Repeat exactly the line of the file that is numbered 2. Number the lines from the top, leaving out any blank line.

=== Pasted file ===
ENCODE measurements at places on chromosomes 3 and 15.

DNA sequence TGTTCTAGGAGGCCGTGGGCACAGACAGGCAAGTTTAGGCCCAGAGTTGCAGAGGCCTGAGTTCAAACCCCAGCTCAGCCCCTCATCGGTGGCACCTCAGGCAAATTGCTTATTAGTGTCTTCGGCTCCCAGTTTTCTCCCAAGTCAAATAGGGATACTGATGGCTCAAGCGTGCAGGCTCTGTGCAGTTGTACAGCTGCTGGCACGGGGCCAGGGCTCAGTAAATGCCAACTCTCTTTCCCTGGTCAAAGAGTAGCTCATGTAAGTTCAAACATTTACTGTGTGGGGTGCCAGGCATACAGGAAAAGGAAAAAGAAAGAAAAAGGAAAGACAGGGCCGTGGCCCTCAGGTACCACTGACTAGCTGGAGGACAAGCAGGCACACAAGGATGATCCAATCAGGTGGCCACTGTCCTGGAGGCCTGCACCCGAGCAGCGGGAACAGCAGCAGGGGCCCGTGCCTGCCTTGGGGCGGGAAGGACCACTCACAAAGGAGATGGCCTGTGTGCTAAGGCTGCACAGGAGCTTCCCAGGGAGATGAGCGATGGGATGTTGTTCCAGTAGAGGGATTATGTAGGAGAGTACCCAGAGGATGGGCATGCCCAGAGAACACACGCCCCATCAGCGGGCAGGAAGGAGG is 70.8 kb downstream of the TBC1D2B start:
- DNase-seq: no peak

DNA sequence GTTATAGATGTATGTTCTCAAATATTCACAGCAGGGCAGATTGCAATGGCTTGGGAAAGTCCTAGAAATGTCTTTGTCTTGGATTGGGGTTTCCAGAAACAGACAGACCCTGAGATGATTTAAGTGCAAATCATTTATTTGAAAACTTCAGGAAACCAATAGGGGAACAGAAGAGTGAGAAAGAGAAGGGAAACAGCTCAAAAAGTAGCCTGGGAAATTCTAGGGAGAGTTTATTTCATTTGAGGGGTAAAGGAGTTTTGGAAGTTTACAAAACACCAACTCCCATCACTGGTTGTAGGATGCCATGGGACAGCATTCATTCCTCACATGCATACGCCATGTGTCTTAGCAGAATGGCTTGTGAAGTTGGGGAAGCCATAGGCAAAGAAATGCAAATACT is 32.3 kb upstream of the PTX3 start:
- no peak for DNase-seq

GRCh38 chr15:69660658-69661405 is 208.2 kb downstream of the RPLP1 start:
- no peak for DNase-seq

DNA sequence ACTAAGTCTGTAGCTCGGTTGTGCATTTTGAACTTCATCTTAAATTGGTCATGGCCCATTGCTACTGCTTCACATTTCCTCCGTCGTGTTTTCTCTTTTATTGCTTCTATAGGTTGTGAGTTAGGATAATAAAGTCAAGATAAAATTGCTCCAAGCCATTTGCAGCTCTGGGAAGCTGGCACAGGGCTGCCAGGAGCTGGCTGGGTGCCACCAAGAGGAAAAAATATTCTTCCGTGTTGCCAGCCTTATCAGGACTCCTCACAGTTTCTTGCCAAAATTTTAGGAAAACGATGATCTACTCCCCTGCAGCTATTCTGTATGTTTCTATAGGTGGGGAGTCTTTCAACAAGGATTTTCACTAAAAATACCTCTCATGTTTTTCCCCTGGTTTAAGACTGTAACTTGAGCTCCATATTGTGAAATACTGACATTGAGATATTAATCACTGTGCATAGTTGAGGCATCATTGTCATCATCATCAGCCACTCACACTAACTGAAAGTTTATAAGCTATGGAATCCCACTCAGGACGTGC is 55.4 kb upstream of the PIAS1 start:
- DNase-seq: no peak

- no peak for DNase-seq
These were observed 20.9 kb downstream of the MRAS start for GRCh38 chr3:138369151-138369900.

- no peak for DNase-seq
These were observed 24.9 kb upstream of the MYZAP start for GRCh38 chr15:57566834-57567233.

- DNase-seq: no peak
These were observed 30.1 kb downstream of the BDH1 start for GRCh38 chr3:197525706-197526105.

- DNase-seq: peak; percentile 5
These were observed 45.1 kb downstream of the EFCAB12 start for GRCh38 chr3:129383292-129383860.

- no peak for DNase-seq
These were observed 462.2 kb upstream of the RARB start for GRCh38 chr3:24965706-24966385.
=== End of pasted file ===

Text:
DNA sequence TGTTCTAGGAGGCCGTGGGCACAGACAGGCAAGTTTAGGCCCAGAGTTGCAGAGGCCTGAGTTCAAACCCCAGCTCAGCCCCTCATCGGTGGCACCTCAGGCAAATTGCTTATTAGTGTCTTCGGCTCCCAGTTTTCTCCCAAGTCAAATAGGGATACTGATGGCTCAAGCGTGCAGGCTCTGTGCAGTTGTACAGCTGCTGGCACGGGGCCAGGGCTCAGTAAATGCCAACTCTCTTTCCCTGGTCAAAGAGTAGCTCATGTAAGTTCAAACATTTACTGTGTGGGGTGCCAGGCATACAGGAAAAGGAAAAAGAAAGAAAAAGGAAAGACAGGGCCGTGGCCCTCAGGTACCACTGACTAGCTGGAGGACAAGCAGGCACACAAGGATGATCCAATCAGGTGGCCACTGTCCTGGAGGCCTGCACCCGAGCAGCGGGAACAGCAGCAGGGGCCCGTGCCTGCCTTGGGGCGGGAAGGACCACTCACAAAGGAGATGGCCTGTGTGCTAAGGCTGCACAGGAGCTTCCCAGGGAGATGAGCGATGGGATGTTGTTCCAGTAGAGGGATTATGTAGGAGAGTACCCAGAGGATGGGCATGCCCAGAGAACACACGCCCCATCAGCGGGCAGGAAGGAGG is 70.8 kb downstream of the TBC1D2B start: